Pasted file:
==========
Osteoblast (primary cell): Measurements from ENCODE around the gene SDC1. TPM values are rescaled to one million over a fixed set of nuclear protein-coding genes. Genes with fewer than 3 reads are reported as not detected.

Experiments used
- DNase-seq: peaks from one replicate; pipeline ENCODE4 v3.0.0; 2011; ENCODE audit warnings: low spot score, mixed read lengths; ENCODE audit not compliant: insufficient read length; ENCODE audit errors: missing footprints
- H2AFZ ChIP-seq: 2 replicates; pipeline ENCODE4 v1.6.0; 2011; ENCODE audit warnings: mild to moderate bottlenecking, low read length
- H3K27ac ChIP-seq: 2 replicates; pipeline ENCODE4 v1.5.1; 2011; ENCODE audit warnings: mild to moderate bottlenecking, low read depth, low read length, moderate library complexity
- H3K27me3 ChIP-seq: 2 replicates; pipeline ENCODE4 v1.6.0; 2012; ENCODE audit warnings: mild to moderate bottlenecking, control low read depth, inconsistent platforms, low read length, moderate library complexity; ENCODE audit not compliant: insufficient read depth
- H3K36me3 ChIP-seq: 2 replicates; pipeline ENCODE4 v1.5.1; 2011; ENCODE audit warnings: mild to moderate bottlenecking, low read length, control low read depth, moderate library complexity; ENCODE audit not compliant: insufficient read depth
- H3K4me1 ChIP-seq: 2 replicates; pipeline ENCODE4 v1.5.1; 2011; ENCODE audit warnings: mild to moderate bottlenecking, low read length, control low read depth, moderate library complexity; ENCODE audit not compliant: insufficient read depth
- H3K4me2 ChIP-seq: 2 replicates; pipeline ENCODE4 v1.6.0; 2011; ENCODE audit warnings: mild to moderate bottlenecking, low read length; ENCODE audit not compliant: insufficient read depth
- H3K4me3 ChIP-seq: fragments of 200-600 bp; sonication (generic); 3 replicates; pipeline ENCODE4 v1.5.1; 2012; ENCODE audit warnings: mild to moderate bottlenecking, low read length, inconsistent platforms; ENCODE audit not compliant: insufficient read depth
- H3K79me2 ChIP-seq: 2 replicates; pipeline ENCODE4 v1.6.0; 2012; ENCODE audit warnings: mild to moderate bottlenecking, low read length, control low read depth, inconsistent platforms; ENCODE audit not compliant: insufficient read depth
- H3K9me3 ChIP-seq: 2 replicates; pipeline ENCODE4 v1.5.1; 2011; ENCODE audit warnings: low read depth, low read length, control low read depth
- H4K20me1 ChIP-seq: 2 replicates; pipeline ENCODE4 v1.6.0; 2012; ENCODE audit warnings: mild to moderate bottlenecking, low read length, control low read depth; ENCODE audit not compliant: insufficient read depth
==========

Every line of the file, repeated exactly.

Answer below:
Osteoblast (primary cell): Measurements from ENCODE around the gene SDC1. TPM values are rescaled to one million over a fixed set of nuclear protein-coding genes. Genes with fewer than 3 reads are reported as not detected.

Experiments used
- DNase-seq: peaks from one replicate; pipeline ENCODE4 v3.0.0; 2011; ENCODE audit warnings: low spot score, mixed read lengths; ENCODE audit not compliant: insufficient read length; ENCODE audit errors: missing footprints
- H2AFZ ChIP-seq: 2 replicates; pipeline ENCODE4 v1.6.0; 2011; ENCODE audit warnings: mild to moderate bottlenecking, low read length
- H3K27ac ChIP-seq: 2 replicates; pipeline ENCODE4 v1.5.1; 2011; ENCODE audit warnings: mild to moderate bottlenecking, low read depth, low read length, moderate library complexity
- H3K27me3 ChIP-seq: 2 replicates; pipeline ENCODE4 v1.6.0; 2012; ENCODE audit warnings: mild to moderate bottlenecking, control low read depth, inconsistent platforms, low read length, moderate library complexity; ENCODE audit not compliant: insufficient read depth
- H3K36me3 ChIP-seq: 2 replicates; pipeline ENCODE4 v1.5.1; 2011; ENCODE audit warnings: mild to moderate bottlenecking, low read length, control low read depth, moderate library complexity; ENCODE audit not compliant: insufficient read depth
- H3K4me1 ChIP-seq: 2 replicates; pipeline ENCODE4 v1.5.1; 2011; ENCODE audit warnings: mild to moderate bottlenecking, low read length, control low read depth, moderate library complexity; ENCODE audit not compliant: insufficient read depth
- H3K4me2 ChIP-seq: 2 replicates; pipeline ENCODE4 v1.6.0; 2011; ENCODE audit warnings: mild to moderate bottlenecking, low read length; ENCODE audit not compliant: insufficient read depth
- H3K4me3 ChIP-seq: fragments of 200-600 bp; sonication (generic); 3 replicates; pipeline ENCODE4 v1.5.1; 2012; ENCODE audit warnings: mild to moderate bottlenecking, low read length, inconsistent platforms; ENCODE audit not compliant: insufficient read depth
- H3K79me2 ChIP-seq: 2 replicates; pipeline ENCODE4 v1.6.0; 2012; ENCODE audit warnings: mild to moderate bottlenecking, low read length, control low read depth, inconsistent platforms; ENCODE audit not compliant: insufficient read depth
- H3K9me3 ChIP-seq: 2 replicates; pipeline ENCODE4 v1.5.1; 2011; ENCODE audit warnings: low read depth, low read length, control low read depth
- H4K20me1 ChIP-seq: 2 replicates; pipeline ENCODE4 v1.6.0; 2012; ENCODE audit warnings: mild to moderate bottlenecking, low read length, control low read depth; ENCODE audit not compliant: insufficient read depth